Nuts and Bolts of Nursing Study Abroad: Logistics and Funding

Friday, 28 July 2017: 11:21 AM

Sondra Heaston, MS
Gaye L. Ray, MS
College of Nursing, Brigham Young University, Provo, UT, USA

Purpose: There is little doubt that nursing specific study abroad experiential learning facilitates the development of cultural humility and enhances cultural awareness. A well planned study abroad should be a life changing experience for participants adding richness to their education and future careers 1. However, there are logistical and funding issues that serve as hurdles to the development of study abroad programs and student ability to participate2. This presentation will share insights and suggestions to address the hurdles encountered when planning and conducting nursing specific semester abroad programs.

Methods: A baccalaureate pre-licensure program at a large university located in the western United States has implemented a required Public and Global Health Clinical Practicum offering eleven location options from which students can choose. Among the location options are international sites including Tonga, Ecuador, Taiwan, Finland, Czech Republic, Samoa, and Ghana, and at least three domestic options working with vulnerable groups such as at risk teens, incarcerated populations, and refugees. Each option includes activities geared specifically to the population of the area and are distinct and varied. Nearly 100 students enroll in this course each spring term. Each site has two college of nursing faculty members acting as program directors who interface with in-country contacts, the college of nursing international representative, and the university international travel center, to develop the program including an itinerary and a budget.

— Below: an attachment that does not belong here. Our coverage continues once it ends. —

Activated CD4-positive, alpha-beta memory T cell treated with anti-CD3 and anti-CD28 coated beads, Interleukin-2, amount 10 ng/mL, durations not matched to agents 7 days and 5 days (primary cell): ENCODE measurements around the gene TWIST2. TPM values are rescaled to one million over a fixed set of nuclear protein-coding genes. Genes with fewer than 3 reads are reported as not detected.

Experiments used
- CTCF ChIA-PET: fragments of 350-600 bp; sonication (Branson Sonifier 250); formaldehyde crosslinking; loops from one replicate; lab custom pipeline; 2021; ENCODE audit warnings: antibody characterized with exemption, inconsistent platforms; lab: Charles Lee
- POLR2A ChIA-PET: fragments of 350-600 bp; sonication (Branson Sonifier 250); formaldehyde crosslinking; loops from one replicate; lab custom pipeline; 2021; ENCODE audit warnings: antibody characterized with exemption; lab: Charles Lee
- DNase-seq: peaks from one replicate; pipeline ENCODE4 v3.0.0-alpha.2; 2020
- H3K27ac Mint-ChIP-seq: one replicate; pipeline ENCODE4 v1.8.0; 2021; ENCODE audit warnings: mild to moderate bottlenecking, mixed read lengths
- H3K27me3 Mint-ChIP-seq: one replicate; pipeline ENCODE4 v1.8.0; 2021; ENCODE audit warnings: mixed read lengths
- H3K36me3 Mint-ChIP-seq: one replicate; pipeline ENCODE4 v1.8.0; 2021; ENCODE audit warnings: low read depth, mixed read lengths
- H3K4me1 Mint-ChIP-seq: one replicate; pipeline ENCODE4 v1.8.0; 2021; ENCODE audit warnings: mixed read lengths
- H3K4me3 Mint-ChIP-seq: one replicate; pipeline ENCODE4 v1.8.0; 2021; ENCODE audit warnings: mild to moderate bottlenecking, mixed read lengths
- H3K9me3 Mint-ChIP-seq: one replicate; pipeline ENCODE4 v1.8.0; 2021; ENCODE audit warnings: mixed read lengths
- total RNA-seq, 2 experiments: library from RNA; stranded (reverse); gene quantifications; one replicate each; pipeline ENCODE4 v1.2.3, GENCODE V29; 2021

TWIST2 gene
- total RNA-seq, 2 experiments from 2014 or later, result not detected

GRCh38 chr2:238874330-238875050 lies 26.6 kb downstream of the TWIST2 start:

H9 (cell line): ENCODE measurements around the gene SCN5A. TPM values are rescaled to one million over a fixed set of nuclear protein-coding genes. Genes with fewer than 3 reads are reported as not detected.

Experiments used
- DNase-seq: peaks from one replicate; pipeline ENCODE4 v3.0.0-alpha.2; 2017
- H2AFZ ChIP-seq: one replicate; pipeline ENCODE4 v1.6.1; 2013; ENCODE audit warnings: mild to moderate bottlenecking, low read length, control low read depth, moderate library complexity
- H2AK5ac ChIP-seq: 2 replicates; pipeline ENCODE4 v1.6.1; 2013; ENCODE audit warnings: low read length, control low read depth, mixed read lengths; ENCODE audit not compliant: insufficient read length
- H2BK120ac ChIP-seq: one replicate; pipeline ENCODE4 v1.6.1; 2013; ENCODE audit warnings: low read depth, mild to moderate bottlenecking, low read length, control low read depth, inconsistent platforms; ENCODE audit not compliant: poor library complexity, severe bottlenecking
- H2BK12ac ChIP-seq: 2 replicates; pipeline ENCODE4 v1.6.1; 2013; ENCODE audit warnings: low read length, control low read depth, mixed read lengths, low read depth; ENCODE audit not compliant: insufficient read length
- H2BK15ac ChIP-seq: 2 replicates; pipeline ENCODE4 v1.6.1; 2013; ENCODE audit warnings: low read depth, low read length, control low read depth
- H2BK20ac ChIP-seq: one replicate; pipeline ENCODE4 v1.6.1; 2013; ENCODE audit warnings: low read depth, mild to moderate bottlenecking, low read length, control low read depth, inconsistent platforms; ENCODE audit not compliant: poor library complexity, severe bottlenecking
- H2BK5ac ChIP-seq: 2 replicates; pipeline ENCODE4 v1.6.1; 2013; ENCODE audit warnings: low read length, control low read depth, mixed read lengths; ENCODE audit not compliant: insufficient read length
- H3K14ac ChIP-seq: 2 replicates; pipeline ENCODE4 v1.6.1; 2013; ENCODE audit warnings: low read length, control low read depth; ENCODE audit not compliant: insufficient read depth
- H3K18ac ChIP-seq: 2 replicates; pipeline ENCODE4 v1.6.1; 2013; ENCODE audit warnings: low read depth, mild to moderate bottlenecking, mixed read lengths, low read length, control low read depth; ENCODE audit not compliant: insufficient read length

A discussion of the role of program directors and how they navigate some of the aforementioned hurdles in preparing a nursing specific study abroad experiences will be presented. The discussion will include creating a budget, the method for determining student fees, and anticipating in-country expenses. Examples of sponsoring university financial and other support necessary for a successful program along with how we cover faculty expenses will be shared. Options for student funding will be discussed3. In addition, the process of determining how to honor student choice within the available options considering cost, time, desired to travel or stay home, and other variables will also be addressed.

Results: Successful navigation of the budgetary and logistical study abroad hurdles is key to building a well-planned nursing specific study abroad program. Student outcomes, as a result of participation, include an enhanced awareness of the influence of culture on health and healthcare systems, an increased uunderstanding of social determinants of health, a heightened ability to provide culturally appropriate care for individuals, families and groups, and an expanded appreciation of diversity.

Conclusion: Study abroad experiences benefit nursing students both personally and professionally3. Participation facilitates future nurses to enrich and heighten culturally sensitive care for growing multicultural patient populations at home4,5. While designing, planning and executing nursing specific semester abroad experiences is labor intensive and can present challenging hurdles, efforts should be taken to offer these educational opportunities to nursing students to enhance their preparation for nursing practice6.